The Metropolitan Police predicts that around 300 dangerous dogs will be destroyed this year as a result of operations carried out by the Status Dogs Unit (SDU). This follows a 7% rise in dangerous dog seizures in London last year – only 56 of the dogs seized were deemed suitable for rehoming. The SDU – formed in 2009 – is a specialist branch of the Met Police that deals exclusively with dangerous dogs.
Types of dangerous dog
The Dangerous Dogs Act 1991 introduced ‘breed specific legislation’ that bans the ownership, breeding, selling, or giving away of four types of dog:
- Fila Brasileiro
- Pit Bull Terrier
- Japanese Tosa
- Dogo Argentino
Breaching the legislation may result in a fine of up to £5,000 and a potential prison sentence of up to six months.
Dangerous dogs – police action
There are several circumstances under which the police may take action against a suspected dangerous dog:
- A report of a dog being encouraged to fight other dogs
- A report of a banned breed that has not been granted exemption
- A report of breeding, selling, abandoning, or giving away a banned breed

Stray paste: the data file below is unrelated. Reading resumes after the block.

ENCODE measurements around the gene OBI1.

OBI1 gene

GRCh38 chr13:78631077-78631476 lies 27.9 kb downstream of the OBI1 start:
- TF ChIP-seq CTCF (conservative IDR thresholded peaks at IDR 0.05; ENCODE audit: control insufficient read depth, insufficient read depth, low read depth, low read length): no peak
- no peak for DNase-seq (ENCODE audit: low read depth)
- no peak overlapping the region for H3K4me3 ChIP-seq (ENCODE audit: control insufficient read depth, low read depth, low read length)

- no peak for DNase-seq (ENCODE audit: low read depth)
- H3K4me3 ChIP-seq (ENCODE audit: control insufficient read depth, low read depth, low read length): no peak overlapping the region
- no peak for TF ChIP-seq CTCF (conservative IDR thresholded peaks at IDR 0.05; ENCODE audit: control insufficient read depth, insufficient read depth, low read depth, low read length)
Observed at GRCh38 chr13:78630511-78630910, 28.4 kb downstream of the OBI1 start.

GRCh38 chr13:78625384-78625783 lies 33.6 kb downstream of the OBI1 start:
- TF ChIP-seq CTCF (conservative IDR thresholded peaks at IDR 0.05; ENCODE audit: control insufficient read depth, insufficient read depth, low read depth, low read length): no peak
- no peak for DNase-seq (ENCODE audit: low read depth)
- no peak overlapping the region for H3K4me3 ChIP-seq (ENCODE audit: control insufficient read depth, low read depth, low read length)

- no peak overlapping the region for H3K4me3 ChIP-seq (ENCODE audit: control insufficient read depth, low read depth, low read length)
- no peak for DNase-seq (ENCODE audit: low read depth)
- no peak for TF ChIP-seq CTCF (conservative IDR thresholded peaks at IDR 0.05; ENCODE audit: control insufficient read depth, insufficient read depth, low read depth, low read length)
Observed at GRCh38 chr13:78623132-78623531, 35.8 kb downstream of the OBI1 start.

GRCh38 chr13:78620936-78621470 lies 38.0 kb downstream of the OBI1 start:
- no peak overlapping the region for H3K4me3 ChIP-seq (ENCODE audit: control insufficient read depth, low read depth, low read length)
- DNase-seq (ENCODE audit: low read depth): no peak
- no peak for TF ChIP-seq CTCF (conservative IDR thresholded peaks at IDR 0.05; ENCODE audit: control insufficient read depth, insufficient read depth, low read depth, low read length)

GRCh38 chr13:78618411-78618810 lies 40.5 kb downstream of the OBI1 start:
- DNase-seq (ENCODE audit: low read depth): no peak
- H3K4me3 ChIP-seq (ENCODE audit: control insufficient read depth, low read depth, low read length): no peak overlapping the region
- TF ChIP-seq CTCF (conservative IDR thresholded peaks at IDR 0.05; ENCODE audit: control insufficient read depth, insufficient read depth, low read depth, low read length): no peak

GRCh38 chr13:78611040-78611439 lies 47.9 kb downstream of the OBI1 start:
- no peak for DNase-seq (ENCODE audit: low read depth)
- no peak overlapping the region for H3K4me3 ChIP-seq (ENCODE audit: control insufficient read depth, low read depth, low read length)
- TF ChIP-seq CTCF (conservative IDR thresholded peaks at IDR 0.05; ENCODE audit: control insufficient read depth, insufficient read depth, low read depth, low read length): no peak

- A report that a dog has been dangerously out of control (i.e. causing or threatening injury)
There are an estimated 10 million pet dogs in the UK. If you think that you may be in possession of a banned breed, you may qualify for an “exemption” if the police deem that your animal does not pose a threat. Qualifying for an exemption involves a court procedure that may impose conditions such as muzzling in public.
Dog attacks – expert advice
If you have been attacked by a dog, even where the dog did not cause physical harm, you may be entitled to compensation. Whatever your experience involving a dangerous dog attack, speak to our expert team of personal injury solicitors today to discover how we could help you. For further information, call 0800 888 6 888 or email email@example.com